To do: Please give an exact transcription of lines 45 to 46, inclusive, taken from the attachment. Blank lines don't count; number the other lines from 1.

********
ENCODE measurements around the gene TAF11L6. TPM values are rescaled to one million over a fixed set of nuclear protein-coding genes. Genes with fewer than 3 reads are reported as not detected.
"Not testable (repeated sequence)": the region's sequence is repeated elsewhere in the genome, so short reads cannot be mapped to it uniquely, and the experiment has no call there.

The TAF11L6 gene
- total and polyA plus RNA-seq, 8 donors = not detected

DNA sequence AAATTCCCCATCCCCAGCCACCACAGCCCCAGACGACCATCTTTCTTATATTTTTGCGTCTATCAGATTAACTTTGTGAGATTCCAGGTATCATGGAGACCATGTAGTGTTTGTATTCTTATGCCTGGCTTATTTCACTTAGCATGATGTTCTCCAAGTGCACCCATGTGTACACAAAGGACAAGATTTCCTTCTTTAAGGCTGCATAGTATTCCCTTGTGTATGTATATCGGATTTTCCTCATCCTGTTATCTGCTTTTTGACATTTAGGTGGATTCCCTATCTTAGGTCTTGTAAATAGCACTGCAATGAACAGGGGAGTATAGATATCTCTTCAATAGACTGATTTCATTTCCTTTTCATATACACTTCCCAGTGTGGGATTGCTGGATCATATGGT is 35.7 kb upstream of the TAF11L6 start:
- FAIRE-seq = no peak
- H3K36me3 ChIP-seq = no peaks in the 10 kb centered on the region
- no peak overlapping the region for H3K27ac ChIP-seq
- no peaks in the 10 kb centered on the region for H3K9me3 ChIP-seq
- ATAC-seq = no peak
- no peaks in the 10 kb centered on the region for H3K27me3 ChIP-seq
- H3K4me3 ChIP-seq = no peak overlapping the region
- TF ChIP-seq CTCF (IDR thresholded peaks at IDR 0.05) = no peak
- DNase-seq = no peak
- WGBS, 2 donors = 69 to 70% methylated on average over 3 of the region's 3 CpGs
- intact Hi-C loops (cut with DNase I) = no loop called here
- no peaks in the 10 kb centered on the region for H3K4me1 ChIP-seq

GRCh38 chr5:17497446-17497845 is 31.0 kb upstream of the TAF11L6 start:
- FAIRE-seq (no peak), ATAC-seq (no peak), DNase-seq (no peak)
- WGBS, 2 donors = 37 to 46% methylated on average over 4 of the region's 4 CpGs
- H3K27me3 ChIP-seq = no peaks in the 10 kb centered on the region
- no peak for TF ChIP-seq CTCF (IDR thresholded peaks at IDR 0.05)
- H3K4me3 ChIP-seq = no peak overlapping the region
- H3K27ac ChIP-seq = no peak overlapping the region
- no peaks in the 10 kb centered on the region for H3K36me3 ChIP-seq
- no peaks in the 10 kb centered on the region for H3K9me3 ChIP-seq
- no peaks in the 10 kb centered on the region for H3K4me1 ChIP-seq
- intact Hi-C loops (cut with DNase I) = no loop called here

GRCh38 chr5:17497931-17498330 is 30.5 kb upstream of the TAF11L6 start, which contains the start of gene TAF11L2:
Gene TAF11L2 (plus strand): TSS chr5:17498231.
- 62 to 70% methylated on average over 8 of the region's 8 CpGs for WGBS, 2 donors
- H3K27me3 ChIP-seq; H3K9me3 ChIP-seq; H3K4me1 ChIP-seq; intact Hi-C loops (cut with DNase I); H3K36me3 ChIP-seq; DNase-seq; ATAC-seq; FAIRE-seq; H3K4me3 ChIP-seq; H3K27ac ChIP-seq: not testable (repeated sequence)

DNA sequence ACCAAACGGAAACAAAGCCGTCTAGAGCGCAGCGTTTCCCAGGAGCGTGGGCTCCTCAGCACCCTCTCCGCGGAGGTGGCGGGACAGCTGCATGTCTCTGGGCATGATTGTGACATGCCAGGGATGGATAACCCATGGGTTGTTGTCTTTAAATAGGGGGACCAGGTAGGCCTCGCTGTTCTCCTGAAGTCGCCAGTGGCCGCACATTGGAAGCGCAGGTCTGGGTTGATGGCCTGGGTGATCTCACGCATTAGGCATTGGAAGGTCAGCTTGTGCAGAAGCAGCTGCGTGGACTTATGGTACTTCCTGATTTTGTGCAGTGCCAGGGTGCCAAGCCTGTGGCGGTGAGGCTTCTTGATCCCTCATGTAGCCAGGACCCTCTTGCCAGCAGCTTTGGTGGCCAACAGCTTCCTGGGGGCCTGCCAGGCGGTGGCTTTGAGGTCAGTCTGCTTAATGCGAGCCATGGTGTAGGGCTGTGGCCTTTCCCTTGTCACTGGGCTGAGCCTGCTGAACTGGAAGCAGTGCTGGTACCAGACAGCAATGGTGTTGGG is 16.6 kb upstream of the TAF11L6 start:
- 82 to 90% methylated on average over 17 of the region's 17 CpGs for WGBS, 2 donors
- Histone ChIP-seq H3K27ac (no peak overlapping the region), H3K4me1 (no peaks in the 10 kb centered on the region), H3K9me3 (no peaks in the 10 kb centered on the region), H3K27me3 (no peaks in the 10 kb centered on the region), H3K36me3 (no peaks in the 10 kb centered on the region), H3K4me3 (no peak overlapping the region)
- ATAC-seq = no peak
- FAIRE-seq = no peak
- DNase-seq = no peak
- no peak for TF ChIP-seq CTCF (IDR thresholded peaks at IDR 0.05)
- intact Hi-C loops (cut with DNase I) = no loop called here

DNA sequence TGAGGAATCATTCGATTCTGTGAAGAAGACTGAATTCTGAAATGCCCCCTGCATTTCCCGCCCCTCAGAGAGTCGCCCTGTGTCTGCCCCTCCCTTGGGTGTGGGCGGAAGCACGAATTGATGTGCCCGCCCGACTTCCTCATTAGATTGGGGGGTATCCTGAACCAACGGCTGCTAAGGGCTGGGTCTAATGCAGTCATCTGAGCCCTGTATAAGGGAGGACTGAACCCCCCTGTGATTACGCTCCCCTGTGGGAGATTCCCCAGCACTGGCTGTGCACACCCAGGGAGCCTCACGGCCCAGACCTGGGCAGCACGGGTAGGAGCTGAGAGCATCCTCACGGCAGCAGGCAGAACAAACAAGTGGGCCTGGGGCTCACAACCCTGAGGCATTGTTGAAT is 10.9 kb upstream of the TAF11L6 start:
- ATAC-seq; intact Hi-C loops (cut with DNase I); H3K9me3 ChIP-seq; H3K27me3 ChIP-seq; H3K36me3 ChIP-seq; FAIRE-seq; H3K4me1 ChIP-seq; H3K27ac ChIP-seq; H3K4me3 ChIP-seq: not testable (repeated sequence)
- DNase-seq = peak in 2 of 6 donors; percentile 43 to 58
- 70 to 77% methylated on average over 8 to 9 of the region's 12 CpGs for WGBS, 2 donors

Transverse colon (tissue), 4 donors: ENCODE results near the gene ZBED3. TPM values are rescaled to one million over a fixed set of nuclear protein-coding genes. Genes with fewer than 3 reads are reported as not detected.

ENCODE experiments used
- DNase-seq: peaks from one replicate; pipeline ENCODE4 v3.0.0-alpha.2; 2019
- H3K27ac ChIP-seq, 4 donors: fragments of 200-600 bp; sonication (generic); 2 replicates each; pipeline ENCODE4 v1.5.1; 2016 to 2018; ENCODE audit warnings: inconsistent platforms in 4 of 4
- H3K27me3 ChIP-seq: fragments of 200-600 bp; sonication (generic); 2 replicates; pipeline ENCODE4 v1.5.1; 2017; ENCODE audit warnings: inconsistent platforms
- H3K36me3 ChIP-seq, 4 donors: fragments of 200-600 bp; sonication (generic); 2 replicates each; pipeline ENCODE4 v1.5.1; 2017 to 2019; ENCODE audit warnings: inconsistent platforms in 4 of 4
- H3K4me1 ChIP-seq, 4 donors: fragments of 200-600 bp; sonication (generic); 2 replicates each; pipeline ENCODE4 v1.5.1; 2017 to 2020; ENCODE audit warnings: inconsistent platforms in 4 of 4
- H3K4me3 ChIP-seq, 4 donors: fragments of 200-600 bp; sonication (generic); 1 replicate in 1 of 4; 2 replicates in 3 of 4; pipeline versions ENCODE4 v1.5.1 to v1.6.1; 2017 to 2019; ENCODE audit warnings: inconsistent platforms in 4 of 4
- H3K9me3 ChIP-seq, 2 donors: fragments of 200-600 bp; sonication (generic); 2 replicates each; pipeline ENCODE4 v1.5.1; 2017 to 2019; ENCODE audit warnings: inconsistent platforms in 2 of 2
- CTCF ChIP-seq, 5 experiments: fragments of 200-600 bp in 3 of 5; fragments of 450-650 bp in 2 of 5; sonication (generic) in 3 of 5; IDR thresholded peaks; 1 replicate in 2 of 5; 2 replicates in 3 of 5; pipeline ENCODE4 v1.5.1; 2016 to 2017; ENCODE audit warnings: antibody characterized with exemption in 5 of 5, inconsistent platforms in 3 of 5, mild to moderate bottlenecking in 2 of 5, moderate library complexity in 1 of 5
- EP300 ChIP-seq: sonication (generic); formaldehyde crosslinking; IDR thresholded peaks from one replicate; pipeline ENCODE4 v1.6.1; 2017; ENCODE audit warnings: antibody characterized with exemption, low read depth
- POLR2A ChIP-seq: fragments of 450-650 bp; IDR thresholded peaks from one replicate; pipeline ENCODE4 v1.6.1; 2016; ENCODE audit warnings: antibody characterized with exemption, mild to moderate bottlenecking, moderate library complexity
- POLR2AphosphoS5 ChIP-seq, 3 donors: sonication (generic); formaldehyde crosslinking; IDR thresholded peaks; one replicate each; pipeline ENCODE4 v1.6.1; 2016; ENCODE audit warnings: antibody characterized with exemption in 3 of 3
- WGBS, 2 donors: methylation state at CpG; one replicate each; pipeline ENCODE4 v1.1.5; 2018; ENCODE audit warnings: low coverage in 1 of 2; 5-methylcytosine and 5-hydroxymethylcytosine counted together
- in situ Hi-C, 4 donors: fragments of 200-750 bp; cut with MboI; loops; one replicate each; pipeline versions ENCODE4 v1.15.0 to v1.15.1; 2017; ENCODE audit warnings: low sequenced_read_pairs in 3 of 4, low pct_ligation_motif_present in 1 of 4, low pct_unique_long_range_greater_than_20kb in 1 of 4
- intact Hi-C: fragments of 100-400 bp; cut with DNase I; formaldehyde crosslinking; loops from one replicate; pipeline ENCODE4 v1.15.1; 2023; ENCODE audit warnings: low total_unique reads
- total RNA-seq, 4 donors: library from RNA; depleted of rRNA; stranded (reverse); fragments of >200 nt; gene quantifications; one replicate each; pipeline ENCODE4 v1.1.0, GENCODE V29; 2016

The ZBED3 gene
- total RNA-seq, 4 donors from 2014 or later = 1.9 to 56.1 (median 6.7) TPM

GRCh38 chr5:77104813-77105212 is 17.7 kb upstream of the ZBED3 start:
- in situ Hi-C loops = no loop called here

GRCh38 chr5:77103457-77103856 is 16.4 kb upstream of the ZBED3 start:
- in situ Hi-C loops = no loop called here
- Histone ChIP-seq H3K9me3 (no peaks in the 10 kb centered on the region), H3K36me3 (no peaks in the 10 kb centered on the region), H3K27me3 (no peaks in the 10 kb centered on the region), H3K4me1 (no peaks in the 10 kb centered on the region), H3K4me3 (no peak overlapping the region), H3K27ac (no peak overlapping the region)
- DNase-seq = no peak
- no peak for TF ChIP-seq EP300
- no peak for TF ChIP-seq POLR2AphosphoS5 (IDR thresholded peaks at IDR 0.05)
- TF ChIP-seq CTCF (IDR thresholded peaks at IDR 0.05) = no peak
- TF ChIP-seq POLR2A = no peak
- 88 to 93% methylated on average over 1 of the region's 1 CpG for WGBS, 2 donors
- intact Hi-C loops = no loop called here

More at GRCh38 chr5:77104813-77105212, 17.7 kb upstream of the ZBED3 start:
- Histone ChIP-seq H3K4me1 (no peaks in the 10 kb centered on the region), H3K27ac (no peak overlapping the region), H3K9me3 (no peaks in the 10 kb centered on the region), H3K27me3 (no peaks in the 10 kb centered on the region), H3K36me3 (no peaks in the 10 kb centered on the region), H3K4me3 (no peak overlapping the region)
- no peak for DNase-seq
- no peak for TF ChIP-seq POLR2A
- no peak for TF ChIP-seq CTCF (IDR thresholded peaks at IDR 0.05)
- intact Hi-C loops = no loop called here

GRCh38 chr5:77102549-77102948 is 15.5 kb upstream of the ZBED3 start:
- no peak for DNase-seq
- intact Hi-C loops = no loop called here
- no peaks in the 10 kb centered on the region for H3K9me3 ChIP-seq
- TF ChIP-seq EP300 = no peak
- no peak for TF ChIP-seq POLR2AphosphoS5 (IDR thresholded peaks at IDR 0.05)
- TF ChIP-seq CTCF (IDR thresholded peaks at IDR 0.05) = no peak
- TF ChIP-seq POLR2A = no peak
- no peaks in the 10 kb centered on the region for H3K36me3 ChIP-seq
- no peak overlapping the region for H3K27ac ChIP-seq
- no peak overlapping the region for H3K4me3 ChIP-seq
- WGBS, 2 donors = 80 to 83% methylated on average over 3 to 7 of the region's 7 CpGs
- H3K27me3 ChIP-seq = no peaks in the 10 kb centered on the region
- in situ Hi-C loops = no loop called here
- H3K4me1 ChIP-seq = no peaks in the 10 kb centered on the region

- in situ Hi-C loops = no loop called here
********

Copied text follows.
Transverse colon (tissue), 4 donors: ENCODE results near the gene ZBED3. TPM values are rescaled to one million over a fixed set of nuclear protein-coding genes. Genes with fewer than 3 reads are reported as not detected.

ENCODE experiments used